It was early evening. I was standing in the tiny guest bathroom near the set of The Daily Show with Jon Stewart. I glanced nervously at the front of my jacket to see if it was clean. I examined my face closely in the mirror, specifically my mouth, nose, and chin. I had just vomited.
8. Jon Stewart went out of his way to help Warren’s career.
After the initial interview didn’t go as well as Warren would've liked, Stewart brushed off time constraints and insisted his producers continue the interview to give Warren more time deliver her "important message."
As I started to bolt out of my chair, Stewart grabbed my forearm and said something like "You wanted to deliver an important message here, and you didn’t get to it. If I gave you once sentence, what would you tell people?"
We looked hard at each other again, our heads inches apart, and then I told him what I really thought. He said, "Okay, hold on."
By now, we were well into the commercial break, and the stage director came over to hustle me off the set. Stewart said, "No, she stays." The manager said, "No, we’re out of time." Each repeated their statements with a little more intensity; then Stewart insisted with the air of The Boss: "She stays. I know how we can make room."
Stewart let Warren say her piece, and responded by saying: "That is the first time in six months to a year that I felt better."
9. George W. Bush’s secret service detail had a sense of humor.
Describing a meeting at the AFL-CIO headquarters near the White House:
The meeting took place in the big conference room on the eight floor. I’d never been there, but [ALF-CIO counsel] Damon [Silvers] had told me about it. The room had a balcony that looked out on the White House. During the Bush years, the AFL-CIO had been sternly cautioned that no one should step on the balcony or the sharpshooters might fire at them. So far, no one in the Obama White House had issued the same warning [emphasis added].
10. Barney Frank’s apartment is a magical place.
Describing a meeting with then-Congressman Barney Frank (D., Mass.) in Boston:
[Frank’s senior adviser] Jim [Segel] showed me into the congressman’s apartment. It was a small space; on one side of the living area there was a king-size mattress on the floor, complete with a tangle of unmade sheets and blankets. Jim sat down next to a small table in the kitchen part of the room. I said hello to the congressman’s surfer-dude handsome boyfriend, Jimmy, but before we had a chance to visit, Congressman Barney Frank burst in. [emphasis added]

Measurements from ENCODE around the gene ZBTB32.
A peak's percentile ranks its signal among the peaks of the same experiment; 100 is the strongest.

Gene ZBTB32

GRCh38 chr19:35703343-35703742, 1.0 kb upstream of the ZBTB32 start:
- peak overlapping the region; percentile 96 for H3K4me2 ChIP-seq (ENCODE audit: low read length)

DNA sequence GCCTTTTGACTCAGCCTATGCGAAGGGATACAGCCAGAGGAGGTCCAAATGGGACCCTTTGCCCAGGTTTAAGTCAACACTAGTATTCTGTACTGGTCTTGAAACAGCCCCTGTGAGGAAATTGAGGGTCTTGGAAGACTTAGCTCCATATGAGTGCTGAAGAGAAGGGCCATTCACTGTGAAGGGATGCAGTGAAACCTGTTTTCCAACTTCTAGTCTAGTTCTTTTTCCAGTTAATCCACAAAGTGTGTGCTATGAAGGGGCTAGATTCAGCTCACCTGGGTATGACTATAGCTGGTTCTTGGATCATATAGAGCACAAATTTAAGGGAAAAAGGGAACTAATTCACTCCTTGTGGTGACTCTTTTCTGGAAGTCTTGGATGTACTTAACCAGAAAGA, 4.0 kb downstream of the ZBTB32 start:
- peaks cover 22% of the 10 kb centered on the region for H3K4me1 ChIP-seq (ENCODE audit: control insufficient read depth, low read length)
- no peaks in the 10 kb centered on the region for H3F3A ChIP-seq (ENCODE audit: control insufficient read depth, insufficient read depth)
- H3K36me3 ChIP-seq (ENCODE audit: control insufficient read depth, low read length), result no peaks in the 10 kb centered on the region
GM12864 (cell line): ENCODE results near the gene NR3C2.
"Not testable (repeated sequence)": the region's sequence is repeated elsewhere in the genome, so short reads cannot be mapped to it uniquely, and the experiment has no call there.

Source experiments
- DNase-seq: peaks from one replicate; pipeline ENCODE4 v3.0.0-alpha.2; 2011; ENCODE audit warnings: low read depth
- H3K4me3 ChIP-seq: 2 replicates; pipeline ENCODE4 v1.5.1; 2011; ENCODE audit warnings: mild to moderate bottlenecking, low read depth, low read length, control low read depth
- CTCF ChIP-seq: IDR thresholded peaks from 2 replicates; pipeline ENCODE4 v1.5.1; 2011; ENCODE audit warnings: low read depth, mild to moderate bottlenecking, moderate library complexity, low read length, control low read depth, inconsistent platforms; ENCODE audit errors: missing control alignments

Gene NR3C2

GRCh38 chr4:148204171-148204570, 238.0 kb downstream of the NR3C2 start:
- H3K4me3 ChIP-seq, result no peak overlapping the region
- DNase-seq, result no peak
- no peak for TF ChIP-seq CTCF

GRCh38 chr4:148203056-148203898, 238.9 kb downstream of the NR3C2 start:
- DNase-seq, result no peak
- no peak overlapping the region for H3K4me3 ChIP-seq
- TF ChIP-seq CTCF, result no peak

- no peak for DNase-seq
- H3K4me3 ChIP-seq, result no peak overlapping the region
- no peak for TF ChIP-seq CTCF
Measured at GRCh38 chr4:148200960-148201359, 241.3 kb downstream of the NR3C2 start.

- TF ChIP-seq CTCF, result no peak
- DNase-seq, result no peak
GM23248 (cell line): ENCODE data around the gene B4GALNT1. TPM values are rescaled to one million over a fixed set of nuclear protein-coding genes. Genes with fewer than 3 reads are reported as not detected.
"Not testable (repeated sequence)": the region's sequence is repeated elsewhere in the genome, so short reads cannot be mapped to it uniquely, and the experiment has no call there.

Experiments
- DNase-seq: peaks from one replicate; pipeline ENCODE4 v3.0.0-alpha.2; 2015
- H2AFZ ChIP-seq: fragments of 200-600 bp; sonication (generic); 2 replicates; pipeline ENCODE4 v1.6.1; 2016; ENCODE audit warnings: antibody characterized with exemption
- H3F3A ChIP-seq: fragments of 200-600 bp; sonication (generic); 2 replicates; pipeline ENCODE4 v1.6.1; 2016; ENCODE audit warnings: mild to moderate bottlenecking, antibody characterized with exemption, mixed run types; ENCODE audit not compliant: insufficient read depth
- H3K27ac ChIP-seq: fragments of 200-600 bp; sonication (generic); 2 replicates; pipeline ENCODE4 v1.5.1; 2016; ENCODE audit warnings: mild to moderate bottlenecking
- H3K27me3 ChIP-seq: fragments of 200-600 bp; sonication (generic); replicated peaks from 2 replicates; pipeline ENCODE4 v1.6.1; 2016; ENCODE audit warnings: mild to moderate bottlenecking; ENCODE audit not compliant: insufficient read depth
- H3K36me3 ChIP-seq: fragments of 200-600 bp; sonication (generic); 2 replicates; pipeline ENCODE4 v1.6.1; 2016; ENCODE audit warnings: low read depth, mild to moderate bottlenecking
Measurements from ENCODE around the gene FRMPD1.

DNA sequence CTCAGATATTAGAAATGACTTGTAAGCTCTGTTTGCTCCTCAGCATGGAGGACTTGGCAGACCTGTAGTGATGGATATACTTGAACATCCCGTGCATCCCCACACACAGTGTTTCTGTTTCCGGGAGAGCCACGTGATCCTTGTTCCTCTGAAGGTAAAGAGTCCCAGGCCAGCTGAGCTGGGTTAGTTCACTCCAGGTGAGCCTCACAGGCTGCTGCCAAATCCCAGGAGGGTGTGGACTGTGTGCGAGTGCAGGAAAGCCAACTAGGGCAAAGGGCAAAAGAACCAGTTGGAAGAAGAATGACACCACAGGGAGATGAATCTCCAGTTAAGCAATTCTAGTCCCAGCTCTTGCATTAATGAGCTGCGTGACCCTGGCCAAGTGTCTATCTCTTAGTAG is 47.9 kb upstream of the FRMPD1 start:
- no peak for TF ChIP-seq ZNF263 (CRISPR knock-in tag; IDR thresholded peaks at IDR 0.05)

…He sat me down with my back wedged up next to the refrigerator, then jumped right in.
It was a fruitful meeting, as Warren later explains. "Somewhere in that conversation, we stopped being Congressman Frank and Professor Warren. From that day on, it was Barney and Elizabeth."
11. This happened.
Others may recall it, but I had no idea this was a thing that actually happened until I read about it in Warren's book. Funny or Die, a comedy website that occasionally allows sitting (Democratic) presidents to self-advertise in softball fake interview segments of dubious comedic value, made a video in March 2010 urging President Obama to "grow a pair" and establish a consumer protection agency (Warren’s coveted CFPB).
Renowned composer Hans Zimmer and writer-director James Brooks were apparently the driving force behind Hollywood’s effort to garner public support for the CFPB. A boatload of other celebs took part.
Happy Days star Ron Howard directed the bit, which featured cameos from all the Saturday Night Live stars who have portrayed U.S. presidents: Will Ferrell (George W. Bush), Darrell Hammond (Bill Clinton) Dana Carvey (George H.W. Bush), Dan Aykroyd (Jimmy Carter), Chevy Chase (Gerald Ford), and Fred Armisen (Barack Obama).
But it was Jim Carrey who stole the show, in Warren’s telling, for "starring as the ghost of Ronald Reagan and strutting around the set with an oversized paid of steel balls clanking in his pants."
The video, which concludes by urging viewers to call their senators and support the CFPB, is totally bizarre. It makes little sense (the ghost of Ronald Reagan pressuring Obama to stand up to Republicans?), it tries too hard, and, like most overtly political "comedy," it’s not funny. (Hammond’s Clinton is the only bright spot.) See for yourself:
12. This also happened.
I had also forgotten about the "rap video...starring a supercool-looking guy in cowboy duds waving a lasso and rapping, 'Sheriff Warren, she’s what we need, yo.'" Alas, it's a real thing that actually exists. Like the Funny or Die video, the supercool-looking rap was part of a left-wing campaign to pressure Obama to give Warren a job. It's painful to watch:
13. Tim Geithner is a bo$$.
Warren writes about riding to lunch with Treasury Secretary Tim Geithner in a secret service SUV:
I had put on my seat belt before the car pulled out of the Treasury encampment, but as we sped along I noticed that the secretary was still unbelted. Like a bossy (!!!) third-grade teacher, I looked at him and said, "Put on your seat belt, Mr. Secretary."
Like a naughty kid, he looked back and said, "I don’t have to."
He explained with obvious pride that the car was bulletproof and that the driver and his partner were both highly trained and carried big guns. "We’re safe here," he said in a tone meant to end the conversation…
He didn’t put on his seat belt all the way to the restaurant.
14. Tim Geithner isn’t that much of a bo$$.
One paragraph later: "On the drive back to the office, Secretary Geithner put on his seat belt."
15. "You are who you are."
That’s Warren’s takeaway from the controversy over her alleged Native American ancestry.
16. Elizabeth Warren is running for president.